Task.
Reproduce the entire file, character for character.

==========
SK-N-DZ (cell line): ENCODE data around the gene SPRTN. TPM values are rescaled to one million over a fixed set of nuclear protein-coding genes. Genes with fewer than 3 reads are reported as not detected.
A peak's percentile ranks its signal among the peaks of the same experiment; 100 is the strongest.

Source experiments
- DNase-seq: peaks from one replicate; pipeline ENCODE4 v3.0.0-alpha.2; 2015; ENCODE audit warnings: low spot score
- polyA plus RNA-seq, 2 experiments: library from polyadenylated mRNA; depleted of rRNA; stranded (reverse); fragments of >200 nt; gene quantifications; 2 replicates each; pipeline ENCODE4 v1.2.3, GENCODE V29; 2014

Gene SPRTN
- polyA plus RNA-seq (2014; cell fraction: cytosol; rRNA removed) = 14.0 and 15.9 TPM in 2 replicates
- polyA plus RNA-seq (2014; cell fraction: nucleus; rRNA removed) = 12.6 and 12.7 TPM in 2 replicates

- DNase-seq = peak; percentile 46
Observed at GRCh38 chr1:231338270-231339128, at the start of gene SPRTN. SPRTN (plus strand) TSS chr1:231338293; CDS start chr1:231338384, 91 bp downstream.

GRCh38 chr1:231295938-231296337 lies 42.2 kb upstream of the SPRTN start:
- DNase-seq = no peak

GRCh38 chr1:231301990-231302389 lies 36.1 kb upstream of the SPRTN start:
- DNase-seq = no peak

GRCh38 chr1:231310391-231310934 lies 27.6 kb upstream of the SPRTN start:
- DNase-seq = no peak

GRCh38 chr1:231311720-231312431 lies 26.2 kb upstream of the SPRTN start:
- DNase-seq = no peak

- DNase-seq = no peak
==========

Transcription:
SK-N-DZ (cell line): ENCODE data around the gene SPRTN. TPM values are rescaled to one million over a fixed set of nuclear protein-coding genes. Genes with fewer than 3 reads are reported as not detected.
A peak's percentile ranks its signal among the peaks of the same experiment; 100 is the strongest.

Source experiments
- DNase-seq: peaks from one replicate; pipeline ENCODE4 v3.0.0-alpha.2; 2015; ENCODE audit warnings: low spot score
- polyA plus RNA-seq, 2 experiments: library from polyadenylated mRNA; depleted of rRNA; stranded (reverse); fragments of >200 nt; gene quantifications; 2 replicates each; pipeline ENCODE4 v1.2.3, GENCODE V29; 2014

Gene SPRTN
- polyA plus RNA-seq (2014; cell fraction: cytosol; rRNA removed) = 14.0 and 15.9 TPM in 2 replicates
- polyA plus RNA-seq (2014; cell fraction: nucleus; rRNA removed) = 12.6 and 12.7 TPM in 2 replicates

- DNase-seq = peak; percentile 46
Observed at GRCh38 chr1:231338270-231339128, at the start of gene SPRTN. SPRTN (plus strand) TSS chr1:231338293; CDS start chr1:231338384, 91 bp downstream.

GRCh38 chr1:231295938-231296337 lies 42.2 kb upstream of the SPRTN start:
- DNase-seq = no peak

GRCh38 chr1:231301990-231302389 lies 36.1 kb upstream of the SPRTN start:
- DNase-seq = no peak

GRCh38 chr1:231310391-231310934 lies 27.6 kb upstream of the SPRTN start:
- DNase-seq = no peak

GRCh38 chr1:231311720-231312431 lies 26.2 kb upstream of the SPRTN start:
- DNase-seq = no peak

- DNase-seq = no peak